iii) Mentors, students and their students. A study of roughly a century and a half of the lineages of mathematicians published in Nature last year showed a similar life history phenomena with respect to students rather than papers. The students of those who produce few students go on to produce about a third more students themselves than expected – i.e. less prolific teachers produce higher quality students who yield more grand-students.
iv) The truth wears off. The last example came to my attention from an article by Jonah Lehrer published in the New Yorker titled “The truth wears off.” It has long been known that there is a bias in science in favour of the publication of positive results. In the 1950′s for example, a statistician found that ninety-seven per cent of psychology papers found positive results. Perhaps authors themselves, and certainly referees and editors are loathe to publish results that say, “Nope I didn’t find what I was looking for, sorry”. What seems to happen is that if a novel, interesting result is found, a rash of confirmatory studies follow. What has not been so well known (and certainly not to me) is that such a trend is often followed by a trend in the opposite direction! What seems to happen is that by that time, the opposite result is the novel and interesting one and is therefore published, after which a rash of confirmatory studies of that follow. A cultural fad in science in one direction is followed by one in the opposite direction. Other observers of science have noticed more or less the same phenomena. Both continuity and innovation are valued in science but according to Hull, there is a tension between them. Citations claiming one’s work follows from that of others gains support but detracts from its apparent innovativeness, while originality is admired but detracts from the support that showing continuity provides.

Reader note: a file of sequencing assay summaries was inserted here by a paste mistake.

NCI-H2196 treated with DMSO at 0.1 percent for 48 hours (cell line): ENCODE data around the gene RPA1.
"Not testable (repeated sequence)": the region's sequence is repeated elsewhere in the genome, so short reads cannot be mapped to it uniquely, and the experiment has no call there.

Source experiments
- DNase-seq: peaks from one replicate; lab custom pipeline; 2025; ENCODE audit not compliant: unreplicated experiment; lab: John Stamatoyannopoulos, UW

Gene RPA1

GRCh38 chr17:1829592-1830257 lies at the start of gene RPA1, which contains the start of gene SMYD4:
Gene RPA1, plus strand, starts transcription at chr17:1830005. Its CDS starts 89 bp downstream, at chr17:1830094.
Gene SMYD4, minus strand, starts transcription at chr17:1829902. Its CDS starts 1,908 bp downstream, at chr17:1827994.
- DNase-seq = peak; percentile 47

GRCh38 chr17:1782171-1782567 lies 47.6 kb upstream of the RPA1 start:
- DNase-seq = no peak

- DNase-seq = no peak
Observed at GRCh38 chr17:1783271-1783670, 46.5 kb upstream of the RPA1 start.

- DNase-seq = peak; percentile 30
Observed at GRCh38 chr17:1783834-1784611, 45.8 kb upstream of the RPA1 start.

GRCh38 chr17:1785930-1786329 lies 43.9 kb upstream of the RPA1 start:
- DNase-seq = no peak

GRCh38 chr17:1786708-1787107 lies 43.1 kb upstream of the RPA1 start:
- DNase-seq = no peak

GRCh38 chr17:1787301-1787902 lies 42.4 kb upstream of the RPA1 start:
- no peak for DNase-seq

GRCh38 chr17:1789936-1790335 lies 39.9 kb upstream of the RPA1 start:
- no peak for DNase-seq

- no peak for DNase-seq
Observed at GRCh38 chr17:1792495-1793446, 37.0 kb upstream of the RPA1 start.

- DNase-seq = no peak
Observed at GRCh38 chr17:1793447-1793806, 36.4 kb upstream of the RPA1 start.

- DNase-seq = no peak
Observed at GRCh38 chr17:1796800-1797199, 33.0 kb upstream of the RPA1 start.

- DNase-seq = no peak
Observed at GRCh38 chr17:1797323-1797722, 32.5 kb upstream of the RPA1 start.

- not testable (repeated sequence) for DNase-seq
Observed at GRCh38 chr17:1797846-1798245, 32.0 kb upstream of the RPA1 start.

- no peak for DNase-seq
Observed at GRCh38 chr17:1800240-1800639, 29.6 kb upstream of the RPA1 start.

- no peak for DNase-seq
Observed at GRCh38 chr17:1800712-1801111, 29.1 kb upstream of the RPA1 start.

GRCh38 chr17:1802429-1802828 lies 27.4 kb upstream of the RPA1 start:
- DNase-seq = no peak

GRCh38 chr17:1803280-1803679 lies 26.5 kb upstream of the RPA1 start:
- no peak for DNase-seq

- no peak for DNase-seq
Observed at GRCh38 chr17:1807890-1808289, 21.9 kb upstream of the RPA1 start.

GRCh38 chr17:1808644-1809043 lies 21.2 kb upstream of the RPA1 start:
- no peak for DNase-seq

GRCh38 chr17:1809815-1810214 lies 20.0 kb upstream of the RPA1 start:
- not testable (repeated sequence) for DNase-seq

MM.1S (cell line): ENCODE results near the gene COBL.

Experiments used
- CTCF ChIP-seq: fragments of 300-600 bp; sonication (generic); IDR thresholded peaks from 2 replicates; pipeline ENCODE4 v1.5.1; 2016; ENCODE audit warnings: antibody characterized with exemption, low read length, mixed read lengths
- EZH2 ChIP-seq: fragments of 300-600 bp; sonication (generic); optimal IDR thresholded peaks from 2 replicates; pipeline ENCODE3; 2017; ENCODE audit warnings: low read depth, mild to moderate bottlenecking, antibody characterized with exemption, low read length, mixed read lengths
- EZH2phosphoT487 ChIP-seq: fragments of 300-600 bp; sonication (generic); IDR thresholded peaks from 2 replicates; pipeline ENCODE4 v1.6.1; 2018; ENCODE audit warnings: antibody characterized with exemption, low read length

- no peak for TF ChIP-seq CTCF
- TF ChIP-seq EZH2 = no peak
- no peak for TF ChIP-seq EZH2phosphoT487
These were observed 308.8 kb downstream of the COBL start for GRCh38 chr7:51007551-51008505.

The point I would like to make about this is that evolutionary theory has long been familiar with the phenomenon and has basically explained the reason for it. Evolutionists call it “negative frequency-dependent selection” – it being commonly adaptive to do the opposite of what the majority are doing because that reduces competition. So for example if most members of a population of birds are eating small seeds, an innovation (mutant) that eats large seeds could be favoured and spread until it becomes most common, upon which small seed eaters would again be favoured and so on. Actually, I suspect that avoiding competition may not be precisely the actual proximate explanation. The reason why large seed eaters are favoured when small seed eaters are common is because not only are the two kinds of seed eaters dependent on the exogenous availability of the two kinds of seeds, but because eating small seeds alters the ecological environment (depleting small seeds but permitting the population of large seeds to recover) thus favouring large seed eaters and of course vice-versa. Effects like these have recently come to be called “niche construction” i.e. the ecological environment not only structures populations but populations also construct their ecological environment. In science, both continuity and originality matter but not always simultaneously apparently.
Lehrer briefly discusses a number of other reasons for the truth “wearing off” – plain poor science, regression towards the mean in subsequent studies, data mining of studies with a large number of variables and comes to a more radical conclusion that I think justified – that “when the experiments are done, we still have to choose what to believe”. It is worth noting however that the sociological phenomena of negative frequency-dependent selection – cultural fads or social movements in one direction being followed by those in the opposite direction – does not readily explain the truth wearing off in a sequence of studies done by the same individual unless negative frequency-dependent selection works psychologically as well as socioculturally – at least one example of which Lehrer highlights. Maybe the story there is that we just get bored!